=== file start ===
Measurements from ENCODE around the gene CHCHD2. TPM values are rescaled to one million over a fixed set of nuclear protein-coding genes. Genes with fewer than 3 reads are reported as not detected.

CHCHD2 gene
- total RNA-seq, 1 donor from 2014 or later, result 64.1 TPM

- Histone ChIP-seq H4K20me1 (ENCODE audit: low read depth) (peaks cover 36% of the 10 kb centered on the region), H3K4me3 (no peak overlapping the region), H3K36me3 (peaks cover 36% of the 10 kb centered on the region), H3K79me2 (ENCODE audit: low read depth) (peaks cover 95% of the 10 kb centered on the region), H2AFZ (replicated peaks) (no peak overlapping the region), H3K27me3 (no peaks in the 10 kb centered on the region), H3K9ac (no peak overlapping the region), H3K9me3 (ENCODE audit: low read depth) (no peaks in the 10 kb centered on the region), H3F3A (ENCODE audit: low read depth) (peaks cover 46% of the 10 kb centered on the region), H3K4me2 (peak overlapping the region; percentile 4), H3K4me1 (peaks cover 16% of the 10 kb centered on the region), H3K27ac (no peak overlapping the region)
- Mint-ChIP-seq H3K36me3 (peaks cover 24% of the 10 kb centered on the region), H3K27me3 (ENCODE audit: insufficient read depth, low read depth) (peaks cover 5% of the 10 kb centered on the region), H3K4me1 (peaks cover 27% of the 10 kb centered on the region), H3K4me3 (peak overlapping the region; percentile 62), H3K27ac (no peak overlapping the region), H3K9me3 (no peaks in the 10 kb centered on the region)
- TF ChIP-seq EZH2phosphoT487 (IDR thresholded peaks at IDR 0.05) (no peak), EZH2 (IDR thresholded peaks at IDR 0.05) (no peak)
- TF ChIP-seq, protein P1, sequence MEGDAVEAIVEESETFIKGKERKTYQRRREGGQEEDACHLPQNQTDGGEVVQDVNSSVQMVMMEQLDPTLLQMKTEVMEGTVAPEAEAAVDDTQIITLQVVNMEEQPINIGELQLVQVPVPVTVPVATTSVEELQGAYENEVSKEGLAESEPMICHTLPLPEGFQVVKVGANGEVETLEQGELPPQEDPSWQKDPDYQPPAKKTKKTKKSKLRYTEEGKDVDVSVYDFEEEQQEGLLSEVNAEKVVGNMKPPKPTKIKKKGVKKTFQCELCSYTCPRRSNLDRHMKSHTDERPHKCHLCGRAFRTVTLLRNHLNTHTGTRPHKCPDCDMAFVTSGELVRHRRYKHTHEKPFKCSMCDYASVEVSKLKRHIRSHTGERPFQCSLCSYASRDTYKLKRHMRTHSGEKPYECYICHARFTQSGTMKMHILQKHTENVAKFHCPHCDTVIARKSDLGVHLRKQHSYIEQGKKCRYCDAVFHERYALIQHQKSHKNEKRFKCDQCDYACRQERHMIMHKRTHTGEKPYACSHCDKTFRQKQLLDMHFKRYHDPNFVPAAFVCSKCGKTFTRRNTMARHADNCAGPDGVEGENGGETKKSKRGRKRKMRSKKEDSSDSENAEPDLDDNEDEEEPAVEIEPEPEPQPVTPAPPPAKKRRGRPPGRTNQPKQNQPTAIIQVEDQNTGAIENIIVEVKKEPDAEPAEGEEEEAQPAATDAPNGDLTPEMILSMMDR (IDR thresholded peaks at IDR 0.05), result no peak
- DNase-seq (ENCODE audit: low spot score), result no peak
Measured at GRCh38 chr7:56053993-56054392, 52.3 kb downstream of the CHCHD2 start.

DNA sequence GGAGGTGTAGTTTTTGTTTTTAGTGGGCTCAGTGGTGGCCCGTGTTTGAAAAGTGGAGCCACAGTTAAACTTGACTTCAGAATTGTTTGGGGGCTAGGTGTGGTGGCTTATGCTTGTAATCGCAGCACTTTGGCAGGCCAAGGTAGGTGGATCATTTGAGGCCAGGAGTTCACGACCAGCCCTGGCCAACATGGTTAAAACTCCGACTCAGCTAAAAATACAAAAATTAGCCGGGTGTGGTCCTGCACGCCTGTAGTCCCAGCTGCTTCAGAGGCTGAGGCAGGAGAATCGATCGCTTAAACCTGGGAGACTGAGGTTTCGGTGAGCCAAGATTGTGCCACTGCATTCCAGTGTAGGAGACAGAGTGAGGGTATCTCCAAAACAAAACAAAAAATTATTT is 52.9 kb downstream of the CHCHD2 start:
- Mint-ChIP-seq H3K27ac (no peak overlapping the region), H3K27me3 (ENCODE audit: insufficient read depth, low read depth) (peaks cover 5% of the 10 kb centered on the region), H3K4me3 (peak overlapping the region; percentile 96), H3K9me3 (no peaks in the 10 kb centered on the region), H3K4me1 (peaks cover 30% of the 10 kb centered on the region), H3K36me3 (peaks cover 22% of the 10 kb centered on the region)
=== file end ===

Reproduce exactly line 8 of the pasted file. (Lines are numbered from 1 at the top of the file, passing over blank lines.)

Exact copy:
- DNase-seq (ENCODE audit: low spot score), result no peak